Our Osprey chick has been successfully ringed and satellite tagged today by the small expert team- in a record 20minutes!
First the details of our chick: It’s a boy! It is incredibly healthy and a very good weight, though not a large bird as is normal for a young male. Its development was judged normal for 6 weeks old and there was no sign of any health or developmental problems. He has been given the Darvic coloured leg ring of Blue (white numbers) 44, and a BTO metal ring number of 1412491. Its’ wing length is 33cms, and its’ weight was 1440grams. He was very calm and easy to handle, though still also quite feisty and gave our team a couple of pecks for good measure.
Whilst we were ringed the chick, the female osprey circled overhead alarm calling, as is normal and she landed on a nearby tree as soon as we left. She has been sitting nearby ever since- not far at all to the right of the nest camera. She doesn’t seem to have given the chick the ‘all clear’ message though, so it has stayed in the defensive position, staying very still in the nest to hide itself. As soon as she returns to the nest, or food arrives, we are sure the wee boy will be up and about happily. Roy Dennis assures me he has never, in many decades of doing this, had a parent bird fail to return to the nest after a ringing so we are not worried.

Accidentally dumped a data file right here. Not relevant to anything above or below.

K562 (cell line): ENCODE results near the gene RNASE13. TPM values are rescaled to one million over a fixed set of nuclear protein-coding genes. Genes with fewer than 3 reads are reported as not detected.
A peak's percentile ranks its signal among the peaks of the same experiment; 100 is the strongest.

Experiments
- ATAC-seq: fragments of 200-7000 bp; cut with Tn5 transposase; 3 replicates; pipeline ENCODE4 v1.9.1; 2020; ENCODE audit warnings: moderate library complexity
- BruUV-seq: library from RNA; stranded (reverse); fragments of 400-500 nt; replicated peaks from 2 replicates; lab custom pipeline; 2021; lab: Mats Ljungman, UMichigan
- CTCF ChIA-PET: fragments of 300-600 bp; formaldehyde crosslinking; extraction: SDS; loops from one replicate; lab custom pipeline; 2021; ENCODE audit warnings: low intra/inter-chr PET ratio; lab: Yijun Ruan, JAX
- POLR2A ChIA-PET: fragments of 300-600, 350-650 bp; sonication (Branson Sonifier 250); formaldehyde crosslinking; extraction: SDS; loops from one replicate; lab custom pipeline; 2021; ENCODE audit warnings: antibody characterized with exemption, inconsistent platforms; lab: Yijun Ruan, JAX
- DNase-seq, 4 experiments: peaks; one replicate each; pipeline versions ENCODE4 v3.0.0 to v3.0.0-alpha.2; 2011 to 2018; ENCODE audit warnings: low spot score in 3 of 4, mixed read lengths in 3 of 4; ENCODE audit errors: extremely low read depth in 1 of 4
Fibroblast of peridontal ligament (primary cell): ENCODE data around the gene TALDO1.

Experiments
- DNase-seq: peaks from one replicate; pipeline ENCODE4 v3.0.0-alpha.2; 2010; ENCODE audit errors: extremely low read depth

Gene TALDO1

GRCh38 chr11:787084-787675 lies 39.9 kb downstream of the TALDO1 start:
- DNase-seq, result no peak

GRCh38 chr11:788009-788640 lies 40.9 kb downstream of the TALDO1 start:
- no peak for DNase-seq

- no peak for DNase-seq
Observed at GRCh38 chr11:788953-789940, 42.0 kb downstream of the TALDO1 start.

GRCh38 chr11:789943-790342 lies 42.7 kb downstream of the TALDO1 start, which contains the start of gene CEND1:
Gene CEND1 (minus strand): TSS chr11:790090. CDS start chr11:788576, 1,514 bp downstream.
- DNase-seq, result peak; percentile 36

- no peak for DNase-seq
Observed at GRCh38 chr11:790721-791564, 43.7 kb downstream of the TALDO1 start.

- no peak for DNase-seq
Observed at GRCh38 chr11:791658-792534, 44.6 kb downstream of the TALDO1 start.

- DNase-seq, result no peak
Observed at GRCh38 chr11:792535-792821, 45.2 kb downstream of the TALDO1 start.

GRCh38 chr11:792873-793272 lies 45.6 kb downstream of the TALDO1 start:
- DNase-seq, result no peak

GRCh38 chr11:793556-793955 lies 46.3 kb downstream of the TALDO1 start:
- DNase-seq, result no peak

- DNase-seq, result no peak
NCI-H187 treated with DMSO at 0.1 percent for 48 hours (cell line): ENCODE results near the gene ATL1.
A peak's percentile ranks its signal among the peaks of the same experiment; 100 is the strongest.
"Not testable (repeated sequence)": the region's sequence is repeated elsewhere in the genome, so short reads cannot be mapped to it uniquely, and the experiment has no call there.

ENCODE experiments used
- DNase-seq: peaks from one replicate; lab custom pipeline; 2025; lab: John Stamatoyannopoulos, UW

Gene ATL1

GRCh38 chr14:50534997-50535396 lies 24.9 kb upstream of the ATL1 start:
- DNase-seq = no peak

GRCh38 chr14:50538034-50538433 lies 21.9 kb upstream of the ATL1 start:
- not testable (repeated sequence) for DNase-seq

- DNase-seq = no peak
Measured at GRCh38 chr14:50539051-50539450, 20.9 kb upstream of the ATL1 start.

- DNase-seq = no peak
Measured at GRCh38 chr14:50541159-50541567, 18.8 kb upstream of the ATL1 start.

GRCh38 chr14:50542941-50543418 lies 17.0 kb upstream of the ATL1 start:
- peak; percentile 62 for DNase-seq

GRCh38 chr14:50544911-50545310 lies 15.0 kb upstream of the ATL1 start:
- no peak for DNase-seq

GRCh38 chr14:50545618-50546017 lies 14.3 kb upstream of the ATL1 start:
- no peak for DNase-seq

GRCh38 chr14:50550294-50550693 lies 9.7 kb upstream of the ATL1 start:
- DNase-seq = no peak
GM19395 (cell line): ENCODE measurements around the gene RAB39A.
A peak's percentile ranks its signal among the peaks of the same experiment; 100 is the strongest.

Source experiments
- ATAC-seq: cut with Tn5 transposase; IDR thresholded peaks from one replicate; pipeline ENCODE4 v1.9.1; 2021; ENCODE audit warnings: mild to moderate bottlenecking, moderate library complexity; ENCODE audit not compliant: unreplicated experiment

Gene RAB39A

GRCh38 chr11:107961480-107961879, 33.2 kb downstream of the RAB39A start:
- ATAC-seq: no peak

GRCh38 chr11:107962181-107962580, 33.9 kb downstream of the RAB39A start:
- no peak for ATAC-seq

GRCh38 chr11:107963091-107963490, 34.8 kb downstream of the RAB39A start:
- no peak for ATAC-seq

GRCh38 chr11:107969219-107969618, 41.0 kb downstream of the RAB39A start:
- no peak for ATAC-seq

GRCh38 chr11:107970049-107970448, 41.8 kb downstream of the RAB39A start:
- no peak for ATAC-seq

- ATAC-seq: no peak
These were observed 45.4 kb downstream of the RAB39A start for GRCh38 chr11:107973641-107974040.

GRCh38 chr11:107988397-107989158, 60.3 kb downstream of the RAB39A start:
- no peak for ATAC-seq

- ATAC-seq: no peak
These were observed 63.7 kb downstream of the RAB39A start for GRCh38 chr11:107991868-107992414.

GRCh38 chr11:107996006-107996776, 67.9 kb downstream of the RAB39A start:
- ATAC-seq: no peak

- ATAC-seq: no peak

The process of ringing the chick was very quick and professional: first Keith Brockie of our local Raptor Study group, climbed the tree (no mean feat in itself) and picked the chick up from the nest. It was then placed in a bag and lowered to the base of the tree, for safety. The chicks was quickly weighed, measured and had its leg rings placed on its legs. Roy Dennis then placed the small ‘rucksack’ transmitter on the chick and sewed it in place. After a quick photo call, the chick was paced back in the bag and winched back up the tree to be placed in the nest. Amazingly this all took about 20mins, and with the half hour all staff etc were back across the loch and out of sight, to let the birds recover.
We also removed the two unhatched eggs at the same time, and will be sending this for analysis- but first indications show that neither contains a chick.
We will be posting photographs and video of this process for you as soon as we can: we will be posting this video as soon as we have had time to edit it.
Please also read the blog post above about the ringing and satellite tagging process.
Emma Rawling, Perthshire Ranger
5pm Update: Our female Osprey has returned to the nest after the male brought in a large fish and has fed happily- he looks strong and well .